Tuesday Tips - Gesture Drawing

As a story artist, I feel like one of the most important technical skill to develop is the ability to draw things things clearly and fast. Practicing gesture drawing is, in my opinion, a good way to get better at it. I think it’s fun, too! Of course, you can draw from life and find unique things people and animals do, but I also think practicing gesture drawing from imagination is truly helpful. For instance, I usually do some gesture drawings of characters I’m about to work with in a sequence. It helps me find a short-hand to start building from. The simpler, the better. Especially early on a project, it really helps to find a quick way to draw a character over and over without repeating yourself all the time.

I remember Life Drawing teachers telling me to “draw from within” and to “feel the weight”. It’s absolutely true, but in terms of storyboarding, other elements came to be as important to the process. Silhouette and a sense of “cartooning” is tremendously helpful to communicate certain things clearly to an audience.

I’m only focusing on character posing right now (and this is just an introduction to the subject). Gesture drawing is very close to thumb-nailing, another ultra-helpful skill. More on that later.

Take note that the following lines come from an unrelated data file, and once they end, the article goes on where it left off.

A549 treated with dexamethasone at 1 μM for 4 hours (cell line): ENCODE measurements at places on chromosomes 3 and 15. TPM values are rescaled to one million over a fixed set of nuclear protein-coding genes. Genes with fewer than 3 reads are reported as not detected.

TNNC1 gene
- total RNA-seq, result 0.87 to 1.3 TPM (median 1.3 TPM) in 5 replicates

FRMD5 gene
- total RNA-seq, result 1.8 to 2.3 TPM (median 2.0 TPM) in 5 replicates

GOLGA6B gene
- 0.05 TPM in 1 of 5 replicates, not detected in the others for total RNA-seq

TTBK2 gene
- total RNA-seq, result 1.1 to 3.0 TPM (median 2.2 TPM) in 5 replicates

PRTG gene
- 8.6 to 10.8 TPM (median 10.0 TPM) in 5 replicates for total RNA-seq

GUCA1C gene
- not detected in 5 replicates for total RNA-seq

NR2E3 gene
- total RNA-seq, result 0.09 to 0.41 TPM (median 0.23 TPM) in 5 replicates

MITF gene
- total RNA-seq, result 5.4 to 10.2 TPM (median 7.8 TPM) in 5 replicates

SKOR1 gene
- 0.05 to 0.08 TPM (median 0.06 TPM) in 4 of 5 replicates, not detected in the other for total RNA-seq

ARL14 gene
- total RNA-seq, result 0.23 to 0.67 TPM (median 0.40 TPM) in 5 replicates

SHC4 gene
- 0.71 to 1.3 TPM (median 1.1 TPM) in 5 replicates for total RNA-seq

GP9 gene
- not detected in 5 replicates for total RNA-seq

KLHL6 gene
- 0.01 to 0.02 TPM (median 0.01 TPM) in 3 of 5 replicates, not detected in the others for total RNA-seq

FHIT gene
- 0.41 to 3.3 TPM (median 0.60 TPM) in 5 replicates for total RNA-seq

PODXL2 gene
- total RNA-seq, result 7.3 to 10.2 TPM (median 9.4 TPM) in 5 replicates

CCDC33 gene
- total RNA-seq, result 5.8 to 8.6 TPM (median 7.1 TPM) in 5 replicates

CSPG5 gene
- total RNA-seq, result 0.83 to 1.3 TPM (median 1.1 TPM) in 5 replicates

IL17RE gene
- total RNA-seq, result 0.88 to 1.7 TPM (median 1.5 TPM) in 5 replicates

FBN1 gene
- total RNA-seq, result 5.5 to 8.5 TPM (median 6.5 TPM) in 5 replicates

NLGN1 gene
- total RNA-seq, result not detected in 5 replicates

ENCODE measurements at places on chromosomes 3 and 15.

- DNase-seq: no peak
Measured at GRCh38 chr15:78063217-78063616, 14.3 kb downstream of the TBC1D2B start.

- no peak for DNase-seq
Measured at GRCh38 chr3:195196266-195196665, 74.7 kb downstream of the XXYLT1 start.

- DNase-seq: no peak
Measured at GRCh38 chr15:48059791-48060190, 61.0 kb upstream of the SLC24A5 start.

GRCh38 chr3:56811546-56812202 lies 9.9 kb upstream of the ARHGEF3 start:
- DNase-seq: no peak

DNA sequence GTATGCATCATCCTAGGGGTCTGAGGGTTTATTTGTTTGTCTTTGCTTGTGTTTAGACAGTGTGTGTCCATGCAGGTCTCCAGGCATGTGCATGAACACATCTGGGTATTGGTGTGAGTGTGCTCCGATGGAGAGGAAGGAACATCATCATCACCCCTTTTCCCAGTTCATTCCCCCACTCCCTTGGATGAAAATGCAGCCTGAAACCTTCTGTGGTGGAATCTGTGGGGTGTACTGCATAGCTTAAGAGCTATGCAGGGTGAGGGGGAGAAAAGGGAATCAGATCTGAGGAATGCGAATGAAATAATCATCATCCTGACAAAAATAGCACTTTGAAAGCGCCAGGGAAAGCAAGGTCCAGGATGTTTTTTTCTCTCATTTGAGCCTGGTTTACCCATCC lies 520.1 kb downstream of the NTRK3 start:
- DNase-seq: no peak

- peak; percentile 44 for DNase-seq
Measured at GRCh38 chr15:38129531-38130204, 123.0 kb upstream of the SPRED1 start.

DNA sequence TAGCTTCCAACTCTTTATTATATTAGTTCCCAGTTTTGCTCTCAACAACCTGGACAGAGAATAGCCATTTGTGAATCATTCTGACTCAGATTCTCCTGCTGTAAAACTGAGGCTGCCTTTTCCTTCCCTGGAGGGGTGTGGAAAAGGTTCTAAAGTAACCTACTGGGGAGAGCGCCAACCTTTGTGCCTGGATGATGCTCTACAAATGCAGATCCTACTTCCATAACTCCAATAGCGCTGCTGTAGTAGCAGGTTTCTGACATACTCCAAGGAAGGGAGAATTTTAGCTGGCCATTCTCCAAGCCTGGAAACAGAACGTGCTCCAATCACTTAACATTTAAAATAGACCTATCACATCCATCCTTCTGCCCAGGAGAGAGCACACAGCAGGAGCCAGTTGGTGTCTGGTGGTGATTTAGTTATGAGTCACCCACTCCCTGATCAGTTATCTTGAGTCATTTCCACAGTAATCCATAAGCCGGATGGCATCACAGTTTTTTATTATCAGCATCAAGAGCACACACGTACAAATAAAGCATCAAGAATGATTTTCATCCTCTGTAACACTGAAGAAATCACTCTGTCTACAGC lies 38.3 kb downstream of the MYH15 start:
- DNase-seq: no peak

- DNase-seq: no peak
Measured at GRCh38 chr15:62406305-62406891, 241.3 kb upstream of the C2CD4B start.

For those who want to spend some money on great books on the subject, I highly recommend you to pick up “Drawn To Life: 20 Golden Years of Master Classes of Disney Master Classes” (Vol. 1 and 2) , from Walt Stanchfield. Do it.


Tuesday Tips SUPER WEEK - Hands

This is the first post about hands. Other posts about hands in the future will cover “hands in relationship to the body”, “different characters, different hands”, “expressive hands” and “hands touching things”. If you have suggestions for Tuesday Tips, write me a personal message.


Tuesday Tips - The Face Profile

Something I use all the time when I storyboard. The profile is simple, direct, and conveys a lot of information about a character. A great deal of facial features are easier to define in a profile, such as the nose and mouth shapes. Use it to your advantage! It’s really useful when thumbnailing or doing gesture drawing.


Tuesday Tips - Clothing